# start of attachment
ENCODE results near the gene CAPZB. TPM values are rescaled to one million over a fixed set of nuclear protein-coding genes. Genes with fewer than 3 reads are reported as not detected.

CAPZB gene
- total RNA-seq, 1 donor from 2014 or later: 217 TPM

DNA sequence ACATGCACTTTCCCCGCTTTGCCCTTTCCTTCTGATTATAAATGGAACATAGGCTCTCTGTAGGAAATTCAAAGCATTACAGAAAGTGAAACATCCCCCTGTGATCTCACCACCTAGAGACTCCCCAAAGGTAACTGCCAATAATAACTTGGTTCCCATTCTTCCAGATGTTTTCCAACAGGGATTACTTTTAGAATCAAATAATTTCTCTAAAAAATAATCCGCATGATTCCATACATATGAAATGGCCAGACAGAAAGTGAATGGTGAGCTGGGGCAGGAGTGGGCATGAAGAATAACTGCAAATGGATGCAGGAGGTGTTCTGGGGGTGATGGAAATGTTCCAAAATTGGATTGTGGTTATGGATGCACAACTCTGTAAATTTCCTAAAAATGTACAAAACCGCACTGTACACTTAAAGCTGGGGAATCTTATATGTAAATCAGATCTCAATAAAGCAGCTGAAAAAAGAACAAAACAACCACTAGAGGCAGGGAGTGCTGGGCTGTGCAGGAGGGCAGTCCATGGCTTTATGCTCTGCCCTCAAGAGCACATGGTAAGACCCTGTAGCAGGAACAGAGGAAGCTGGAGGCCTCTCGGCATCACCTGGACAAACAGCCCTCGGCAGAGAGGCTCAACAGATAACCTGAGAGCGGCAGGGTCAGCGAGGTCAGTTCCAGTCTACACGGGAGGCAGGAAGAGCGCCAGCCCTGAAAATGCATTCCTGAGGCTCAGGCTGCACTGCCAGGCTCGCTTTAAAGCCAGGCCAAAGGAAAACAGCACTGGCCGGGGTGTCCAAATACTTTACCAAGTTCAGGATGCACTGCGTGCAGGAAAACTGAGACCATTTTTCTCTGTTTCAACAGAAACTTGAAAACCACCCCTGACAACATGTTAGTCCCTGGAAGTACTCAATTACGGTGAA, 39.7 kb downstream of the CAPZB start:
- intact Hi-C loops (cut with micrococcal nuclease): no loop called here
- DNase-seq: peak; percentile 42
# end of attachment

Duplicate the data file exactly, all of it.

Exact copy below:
ENCODE results near the gene CAPZB. TPM values are rescaled to one million over a fixed set of nuclear protein-coding genes. Genes with fewer than 3 reads are reported as not detected.

CAPZB gene
- total RNA-seq, 1 donor from 2014 or later: 217 TPM

DNA sequence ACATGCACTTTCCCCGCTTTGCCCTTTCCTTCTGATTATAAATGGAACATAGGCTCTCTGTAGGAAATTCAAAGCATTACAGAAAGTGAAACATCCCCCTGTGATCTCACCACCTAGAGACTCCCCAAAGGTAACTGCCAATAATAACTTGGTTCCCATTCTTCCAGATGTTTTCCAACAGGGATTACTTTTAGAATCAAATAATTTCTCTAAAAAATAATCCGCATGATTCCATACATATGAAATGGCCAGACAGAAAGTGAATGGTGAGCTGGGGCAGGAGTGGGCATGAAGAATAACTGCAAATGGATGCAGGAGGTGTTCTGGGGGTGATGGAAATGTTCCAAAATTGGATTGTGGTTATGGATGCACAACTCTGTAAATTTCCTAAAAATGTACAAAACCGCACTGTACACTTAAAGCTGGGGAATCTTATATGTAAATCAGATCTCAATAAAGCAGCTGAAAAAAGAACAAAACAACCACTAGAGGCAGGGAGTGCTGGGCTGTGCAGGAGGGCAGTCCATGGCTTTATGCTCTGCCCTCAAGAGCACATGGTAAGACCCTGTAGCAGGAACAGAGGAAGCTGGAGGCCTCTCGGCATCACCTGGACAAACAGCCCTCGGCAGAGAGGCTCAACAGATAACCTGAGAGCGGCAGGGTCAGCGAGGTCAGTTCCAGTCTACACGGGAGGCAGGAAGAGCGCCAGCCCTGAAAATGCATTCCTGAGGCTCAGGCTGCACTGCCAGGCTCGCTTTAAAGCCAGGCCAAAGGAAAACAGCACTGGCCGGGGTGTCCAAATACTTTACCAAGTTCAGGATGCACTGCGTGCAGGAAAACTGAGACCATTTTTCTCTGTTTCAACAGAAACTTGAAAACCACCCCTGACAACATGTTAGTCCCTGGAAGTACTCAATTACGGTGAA, 39.7 kb downstream of the CAPZB start:
- intact Hi-C loops (cut with micrococcal nuclease): no loop called here
- DNase-seq: peak; percentile 42